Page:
Handel’s Acis and Galatea: The High School Version

Review by: David Hurwitz


Artistic Quality: 8

Sound Quality: 9

The fad for authenticity has combined with economic reality to produce a trend toward employing the smallest possible version of any work. This is not necessarily an advantage with Handel, who jumped at every opportunity to make his music, if not necessarily bigger, then more varied and colorful. Acis and Galatea is a case in point. He set the same story twice, first as an Italian serenata for three singers with a fairly substantial instrumental ensemble, and then in English for five singers (also making up the choir) and a small orchestra of four strings, two oboes doubling recorders, bassoon, and continuo.

The two works share almost no music, so when Handel needed to put a rival English production out of business he simply slammed both of them together, brought in some star singers, divided the piece into two parts, added a chorus to “Happy we” to round off the first part (using the carillon for added color), and performed it in two languages. I suppose Polyphemus’ big aria thus became “Fra l’ombre than the Cherry”, or some such. The result was nonsense, and eventually he reverted to the English version (with extra chorus, in two parts) for performances in Dublin. These omitted the carillon for the simple reason that Handel owned the only one in the world and it didn’t fit into his carry-on luggage. This version of “Happy we” has never been recorded, which is inexcusable.

You won’t find it here. This teeny, tiny performance goes back to Handel’s 1718 original, with a handful of extra voices in the choruses that remain. It’s a good performance, but doing it on the cheap, even if “authentic”, doesn’t always serve the music best. Here’s the problem: with only two violins the tunes sometimes get lost in the continuo, especially in quicker pieces such as the long run of numbers from “Happy we” through “Wretched Lovers!” and “O Ruddier than the Cherry”. Curiously, fewer doesn’t also mean softer, either. There’s a definite limit to how quiet the music can be while the continuo, with its limited dynamic range, is playing. This means the difference between loud and soft isn’t all that great, and the result has a certain monochrome quality that fights the dramatic character of Handel’s music at both extremes of volume.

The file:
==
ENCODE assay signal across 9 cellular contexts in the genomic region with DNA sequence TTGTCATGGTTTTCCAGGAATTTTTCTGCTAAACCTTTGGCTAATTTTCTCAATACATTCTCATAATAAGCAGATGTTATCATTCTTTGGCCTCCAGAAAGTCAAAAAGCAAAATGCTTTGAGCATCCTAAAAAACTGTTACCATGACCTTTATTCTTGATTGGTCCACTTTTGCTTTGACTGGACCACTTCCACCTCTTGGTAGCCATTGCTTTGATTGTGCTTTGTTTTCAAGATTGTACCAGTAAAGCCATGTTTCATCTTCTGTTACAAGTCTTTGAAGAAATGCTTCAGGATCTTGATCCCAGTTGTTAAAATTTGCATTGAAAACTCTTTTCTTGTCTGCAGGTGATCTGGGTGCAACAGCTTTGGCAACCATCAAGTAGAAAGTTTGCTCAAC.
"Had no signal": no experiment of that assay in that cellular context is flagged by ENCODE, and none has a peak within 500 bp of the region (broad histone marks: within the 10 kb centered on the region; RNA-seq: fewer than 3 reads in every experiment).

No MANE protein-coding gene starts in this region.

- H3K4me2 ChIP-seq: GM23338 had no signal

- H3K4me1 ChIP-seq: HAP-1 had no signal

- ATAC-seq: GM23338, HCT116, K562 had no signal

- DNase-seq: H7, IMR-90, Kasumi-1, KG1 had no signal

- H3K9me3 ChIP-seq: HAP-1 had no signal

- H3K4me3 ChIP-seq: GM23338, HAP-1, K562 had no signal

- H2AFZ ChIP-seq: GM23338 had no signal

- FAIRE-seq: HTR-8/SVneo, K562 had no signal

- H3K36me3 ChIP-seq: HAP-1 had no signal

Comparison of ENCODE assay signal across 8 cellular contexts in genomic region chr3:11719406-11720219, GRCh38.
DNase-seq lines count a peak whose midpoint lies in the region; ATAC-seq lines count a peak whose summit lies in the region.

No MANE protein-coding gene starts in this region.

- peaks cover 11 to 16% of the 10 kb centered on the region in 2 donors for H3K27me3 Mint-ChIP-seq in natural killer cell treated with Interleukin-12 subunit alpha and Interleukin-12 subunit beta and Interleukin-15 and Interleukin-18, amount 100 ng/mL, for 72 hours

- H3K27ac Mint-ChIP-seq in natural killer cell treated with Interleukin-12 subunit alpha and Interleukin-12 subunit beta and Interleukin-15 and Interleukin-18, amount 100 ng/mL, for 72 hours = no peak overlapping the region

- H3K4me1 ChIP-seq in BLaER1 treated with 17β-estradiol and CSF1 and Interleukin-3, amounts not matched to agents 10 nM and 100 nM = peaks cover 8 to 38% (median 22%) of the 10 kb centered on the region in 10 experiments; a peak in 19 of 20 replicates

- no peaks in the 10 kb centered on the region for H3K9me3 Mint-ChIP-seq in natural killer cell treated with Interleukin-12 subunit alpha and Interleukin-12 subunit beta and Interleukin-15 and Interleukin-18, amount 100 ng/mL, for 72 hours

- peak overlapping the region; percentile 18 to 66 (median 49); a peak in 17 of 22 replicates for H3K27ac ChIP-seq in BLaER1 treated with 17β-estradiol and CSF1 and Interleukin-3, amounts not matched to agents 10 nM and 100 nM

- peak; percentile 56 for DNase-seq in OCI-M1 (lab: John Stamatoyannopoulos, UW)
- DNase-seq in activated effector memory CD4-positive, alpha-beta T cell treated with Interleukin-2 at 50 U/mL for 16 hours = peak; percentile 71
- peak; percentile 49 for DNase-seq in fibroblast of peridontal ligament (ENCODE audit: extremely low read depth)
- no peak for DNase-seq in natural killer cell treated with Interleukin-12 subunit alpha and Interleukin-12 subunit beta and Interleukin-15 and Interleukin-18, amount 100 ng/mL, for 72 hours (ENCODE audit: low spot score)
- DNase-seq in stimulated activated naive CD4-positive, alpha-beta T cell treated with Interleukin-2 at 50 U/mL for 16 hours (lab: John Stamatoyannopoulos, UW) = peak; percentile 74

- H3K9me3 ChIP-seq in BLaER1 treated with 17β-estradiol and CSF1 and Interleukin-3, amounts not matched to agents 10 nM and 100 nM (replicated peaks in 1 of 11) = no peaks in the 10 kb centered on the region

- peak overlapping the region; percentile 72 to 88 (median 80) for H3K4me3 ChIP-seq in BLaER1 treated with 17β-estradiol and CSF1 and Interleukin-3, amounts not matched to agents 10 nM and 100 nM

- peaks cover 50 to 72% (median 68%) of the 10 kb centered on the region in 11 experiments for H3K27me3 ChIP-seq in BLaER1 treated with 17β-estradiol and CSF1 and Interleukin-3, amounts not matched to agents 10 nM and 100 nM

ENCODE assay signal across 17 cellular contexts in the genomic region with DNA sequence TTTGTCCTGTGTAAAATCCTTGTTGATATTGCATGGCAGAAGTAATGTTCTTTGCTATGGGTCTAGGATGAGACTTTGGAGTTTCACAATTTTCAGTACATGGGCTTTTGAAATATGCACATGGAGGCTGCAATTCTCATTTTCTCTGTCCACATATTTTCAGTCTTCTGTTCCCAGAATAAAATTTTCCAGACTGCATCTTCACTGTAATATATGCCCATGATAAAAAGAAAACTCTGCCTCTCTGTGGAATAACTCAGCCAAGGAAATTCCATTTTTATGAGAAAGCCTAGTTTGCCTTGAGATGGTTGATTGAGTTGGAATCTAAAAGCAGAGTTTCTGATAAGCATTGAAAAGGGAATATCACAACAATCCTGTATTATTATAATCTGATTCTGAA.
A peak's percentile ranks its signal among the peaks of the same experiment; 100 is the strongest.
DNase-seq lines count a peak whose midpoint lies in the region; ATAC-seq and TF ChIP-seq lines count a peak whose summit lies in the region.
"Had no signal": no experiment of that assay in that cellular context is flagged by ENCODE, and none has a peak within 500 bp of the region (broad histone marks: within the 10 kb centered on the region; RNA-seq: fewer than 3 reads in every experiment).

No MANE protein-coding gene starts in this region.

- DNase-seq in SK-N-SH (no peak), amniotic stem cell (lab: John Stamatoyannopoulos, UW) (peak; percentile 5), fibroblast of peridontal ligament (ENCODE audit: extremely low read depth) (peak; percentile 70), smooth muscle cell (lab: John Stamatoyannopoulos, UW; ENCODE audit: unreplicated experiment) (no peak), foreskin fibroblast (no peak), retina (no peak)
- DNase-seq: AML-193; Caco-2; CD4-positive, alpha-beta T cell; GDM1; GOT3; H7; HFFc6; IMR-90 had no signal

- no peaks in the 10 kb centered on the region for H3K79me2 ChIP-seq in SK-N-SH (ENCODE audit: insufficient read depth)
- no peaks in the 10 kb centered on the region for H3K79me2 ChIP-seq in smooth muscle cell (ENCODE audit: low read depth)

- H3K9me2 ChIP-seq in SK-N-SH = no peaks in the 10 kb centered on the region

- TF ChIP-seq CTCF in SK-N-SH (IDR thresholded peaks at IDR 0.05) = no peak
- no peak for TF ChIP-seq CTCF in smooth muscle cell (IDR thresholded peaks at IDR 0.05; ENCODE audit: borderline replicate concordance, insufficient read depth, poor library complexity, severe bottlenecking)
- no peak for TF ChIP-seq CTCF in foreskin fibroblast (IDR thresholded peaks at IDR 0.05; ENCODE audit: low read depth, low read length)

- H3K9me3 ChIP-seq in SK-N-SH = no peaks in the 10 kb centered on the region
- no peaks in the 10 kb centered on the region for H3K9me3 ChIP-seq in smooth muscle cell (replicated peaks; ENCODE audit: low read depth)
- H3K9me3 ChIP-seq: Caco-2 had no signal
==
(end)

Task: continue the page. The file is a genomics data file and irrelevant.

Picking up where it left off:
As for the singing, the small voices suit the small forces. Teresa Wakim has that pure, winsome timbre you want in your average nymph; her rejection of Polyphemus is convincing, her sorrow on the death of Acis genuine. Aaron Sheehan as Acis sounds pleasant enough in the happy music at the start, and his agility commands respect, but when Polyphemus crushes him to death beneath a boulder he doesn’t give the impression that he’s all that upset. Douglas Williams blusters well as the cyclops Polyphemus, and “O Ruddier than the Cherry” manages to sound funny and menacing at the same time. Although he lacks a rich bottom, his angry cries of “Die!” in “The Flocks shall leave the Mountains” have real force.

In the smaller roles, Zachary Wilder’s singing of “Would you gain the tender Creature” makes a major highlight of the shepherd Coridon. Jason McStoots’ Damon, on the other hand, has been spending too much time with his sheep. He doesn’t exactly bleat, but his voice lacks firmness and it’s really not beautiful. There is a bonus, though, in the form of the early cantata Sarei troppo felice (“I would have been happy”), extremely affectingly sung by Amanda Forsythe.

This, then, is a pleasing performance, very well recorded, but one that doesn’t quite realize the richness of Handel’s inspiration the way versions with larger forces (Gardiner, Christie, King) do. Forced to choose, I’d stick with Christie (Warner) or King (Hyperion), but if you are sympathetic to the concept, and that’s just a question of personal taste, you’ll probably enjoy this.

Buy Now from Arkiv Music

Recording Details:

Reference Recording: Christie (Warner/Erato)

  • Teresa Wakim and Amanda Forsythe (sopranos); Aaron Sheehan (tenor); Douglas Williams (bass-baritone); others
  • Boston Early Music Festival Vocal and Chamber Ensembles; Paul O'Dette and Stephen Stubbs

  • CPO - 777 877-2
  • CD

Share This Review: